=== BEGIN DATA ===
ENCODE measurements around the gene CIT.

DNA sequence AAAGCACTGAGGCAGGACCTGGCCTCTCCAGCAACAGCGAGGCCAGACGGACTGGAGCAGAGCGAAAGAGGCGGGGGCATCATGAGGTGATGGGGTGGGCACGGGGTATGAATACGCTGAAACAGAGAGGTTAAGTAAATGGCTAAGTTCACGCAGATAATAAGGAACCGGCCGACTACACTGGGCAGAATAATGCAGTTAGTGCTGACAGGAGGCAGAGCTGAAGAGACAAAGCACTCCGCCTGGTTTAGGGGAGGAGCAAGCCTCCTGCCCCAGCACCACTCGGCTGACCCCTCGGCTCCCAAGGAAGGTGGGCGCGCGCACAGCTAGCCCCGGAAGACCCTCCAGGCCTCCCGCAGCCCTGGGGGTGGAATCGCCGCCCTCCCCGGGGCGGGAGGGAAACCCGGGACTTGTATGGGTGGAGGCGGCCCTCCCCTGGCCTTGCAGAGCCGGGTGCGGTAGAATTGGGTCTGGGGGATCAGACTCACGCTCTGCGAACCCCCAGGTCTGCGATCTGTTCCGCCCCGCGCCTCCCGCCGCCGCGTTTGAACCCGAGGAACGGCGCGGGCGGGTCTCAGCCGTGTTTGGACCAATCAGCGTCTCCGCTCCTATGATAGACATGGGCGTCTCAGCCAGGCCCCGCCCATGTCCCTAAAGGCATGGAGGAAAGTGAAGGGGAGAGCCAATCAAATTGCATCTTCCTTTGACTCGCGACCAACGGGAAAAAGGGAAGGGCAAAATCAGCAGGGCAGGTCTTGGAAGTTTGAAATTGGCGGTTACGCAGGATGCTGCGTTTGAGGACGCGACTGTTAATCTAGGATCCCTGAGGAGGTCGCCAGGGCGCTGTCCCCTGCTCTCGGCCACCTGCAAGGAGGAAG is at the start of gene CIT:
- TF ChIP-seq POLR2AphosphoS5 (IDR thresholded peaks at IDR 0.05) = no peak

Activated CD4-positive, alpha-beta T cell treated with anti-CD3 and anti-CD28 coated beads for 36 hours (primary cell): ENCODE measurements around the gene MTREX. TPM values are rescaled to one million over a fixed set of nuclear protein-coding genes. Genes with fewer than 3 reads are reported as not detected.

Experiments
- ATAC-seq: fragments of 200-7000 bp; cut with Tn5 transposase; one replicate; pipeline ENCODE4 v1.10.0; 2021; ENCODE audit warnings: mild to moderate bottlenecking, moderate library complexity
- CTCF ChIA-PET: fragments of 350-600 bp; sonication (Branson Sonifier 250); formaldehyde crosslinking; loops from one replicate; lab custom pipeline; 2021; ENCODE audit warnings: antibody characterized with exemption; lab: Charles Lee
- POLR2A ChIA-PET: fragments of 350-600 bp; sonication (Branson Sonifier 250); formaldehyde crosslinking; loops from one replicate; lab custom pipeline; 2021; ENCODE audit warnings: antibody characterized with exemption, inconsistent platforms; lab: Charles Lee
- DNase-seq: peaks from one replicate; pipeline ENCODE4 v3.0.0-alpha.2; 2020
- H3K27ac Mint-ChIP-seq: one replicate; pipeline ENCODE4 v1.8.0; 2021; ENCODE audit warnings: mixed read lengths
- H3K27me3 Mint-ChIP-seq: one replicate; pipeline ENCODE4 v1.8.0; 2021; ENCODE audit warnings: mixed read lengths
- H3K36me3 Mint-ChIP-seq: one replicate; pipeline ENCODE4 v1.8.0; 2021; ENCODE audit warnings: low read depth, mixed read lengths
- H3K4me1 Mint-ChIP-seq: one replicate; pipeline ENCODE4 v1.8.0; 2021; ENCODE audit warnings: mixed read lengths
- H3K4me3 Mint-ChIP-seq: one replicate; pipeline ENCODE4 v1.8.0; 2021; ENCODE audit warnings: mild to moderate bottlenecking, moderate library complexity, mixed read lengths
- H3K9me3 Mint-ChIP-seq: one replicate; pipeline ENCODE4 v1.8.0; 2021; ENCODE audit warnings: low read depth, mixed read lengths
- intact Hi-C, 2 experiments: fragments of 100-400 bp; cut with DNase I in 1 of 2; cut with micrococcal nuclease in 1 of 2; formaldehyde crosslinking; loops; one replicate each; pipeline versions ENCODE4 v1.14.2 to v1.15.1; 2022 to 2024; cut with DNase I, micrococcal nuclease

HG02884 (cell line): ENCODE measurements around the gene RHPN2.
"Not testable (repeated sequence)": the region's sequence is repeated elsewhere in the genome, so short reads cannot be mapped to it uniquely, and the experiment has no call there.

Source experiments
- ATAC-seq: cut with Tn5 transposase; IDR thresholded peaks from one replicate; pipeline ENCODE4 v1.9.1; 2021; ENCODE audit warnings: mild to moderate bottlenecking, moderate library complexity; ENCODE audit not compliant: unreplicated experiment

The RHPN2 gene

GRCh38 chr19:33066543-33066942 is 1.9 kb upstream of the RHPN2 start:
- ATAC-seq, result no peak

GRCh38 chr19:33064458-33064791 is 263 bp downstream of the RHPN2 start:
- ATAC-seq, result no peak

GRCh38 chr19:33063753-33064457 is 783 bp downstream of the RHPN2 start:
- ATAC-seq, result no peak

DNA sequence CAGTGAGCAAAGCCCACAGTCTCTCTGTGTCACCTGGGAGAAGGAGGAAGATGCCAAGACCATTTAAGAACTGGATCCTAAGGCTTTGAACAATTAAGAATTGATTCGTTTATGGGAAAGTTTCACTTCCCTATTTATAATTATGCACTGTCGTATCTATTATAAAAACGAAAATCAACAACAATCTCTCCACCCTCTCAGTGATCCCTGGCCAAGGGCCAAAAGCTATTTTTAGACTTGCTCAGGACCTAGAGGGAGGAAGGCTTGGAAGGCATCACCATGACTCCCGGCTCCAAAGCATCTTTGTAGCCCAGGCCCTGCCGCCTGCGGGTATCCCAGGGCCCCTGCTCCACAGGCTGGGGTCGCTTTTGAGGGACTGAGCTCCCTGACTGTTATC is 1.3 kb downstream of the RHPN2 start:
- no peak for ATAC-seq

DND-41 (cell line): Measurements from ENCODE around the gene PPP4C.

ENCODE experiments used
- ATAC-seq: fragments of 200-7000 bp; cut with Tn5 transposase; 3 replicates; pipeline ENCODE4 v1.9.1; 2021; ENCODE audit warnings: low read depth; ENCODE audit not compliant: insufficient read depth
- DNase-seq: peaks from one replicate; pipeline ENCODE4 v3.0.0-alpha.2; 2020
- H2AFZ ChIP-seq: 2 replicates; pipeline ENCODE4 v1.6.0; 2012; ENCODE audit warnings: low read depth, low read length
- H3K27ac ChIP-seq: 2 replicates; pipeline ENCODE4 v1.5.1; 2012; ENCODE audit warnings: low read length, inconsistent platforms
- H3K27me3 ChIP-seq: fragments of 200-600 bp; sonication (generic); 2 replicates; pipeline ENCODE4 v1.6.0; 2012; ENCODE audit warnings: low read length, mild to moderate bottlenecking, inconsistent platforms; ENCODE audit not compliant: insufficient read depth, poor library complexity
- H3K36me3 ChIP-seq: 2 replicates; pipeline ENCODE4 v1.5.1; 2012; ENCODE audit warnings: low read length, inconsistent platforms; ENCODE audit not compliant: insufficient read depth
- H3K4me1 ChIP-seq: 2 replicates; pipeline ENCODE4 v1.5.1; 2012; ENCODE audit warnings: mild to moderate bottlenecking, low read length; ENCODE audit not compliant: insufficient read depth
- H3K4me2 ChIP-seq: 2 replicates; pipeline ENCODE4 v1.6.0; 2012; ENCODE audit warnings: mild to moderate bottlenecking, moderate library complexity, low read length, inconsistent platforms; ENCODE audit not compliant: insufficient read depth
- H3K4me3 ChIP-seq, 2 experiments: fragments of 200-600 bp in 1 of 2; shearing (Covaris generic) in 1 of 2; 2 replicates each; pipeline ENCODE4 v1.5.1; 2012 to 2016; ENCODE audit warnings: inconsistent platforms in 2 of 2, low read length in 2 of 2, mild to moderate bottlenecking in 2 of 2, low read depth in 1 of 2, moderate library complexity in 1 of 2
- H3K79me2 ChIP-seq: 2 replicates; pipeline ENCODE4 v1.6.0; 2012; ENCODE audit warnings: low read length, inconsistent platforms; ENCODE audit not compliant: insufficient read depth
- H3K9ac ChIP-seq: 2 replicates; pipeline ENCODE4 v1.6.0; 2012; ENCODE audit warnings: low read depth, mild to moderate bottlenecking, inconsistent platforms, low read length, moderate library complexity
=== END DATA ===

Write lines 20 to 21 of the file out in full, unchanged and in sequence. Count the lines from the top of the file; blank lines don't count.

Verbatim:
- ATAC-seq: cut with Tn5 transposase; IDR thresholded peaks from one replicate; pipeline ENCODE4 v1.9.1; 2021; ENCODE audit warnings: mild to moderate bottlenecking, moderate library complexity; ENCODE audit not compliant: unreplicated experiment

The RHPN2 gene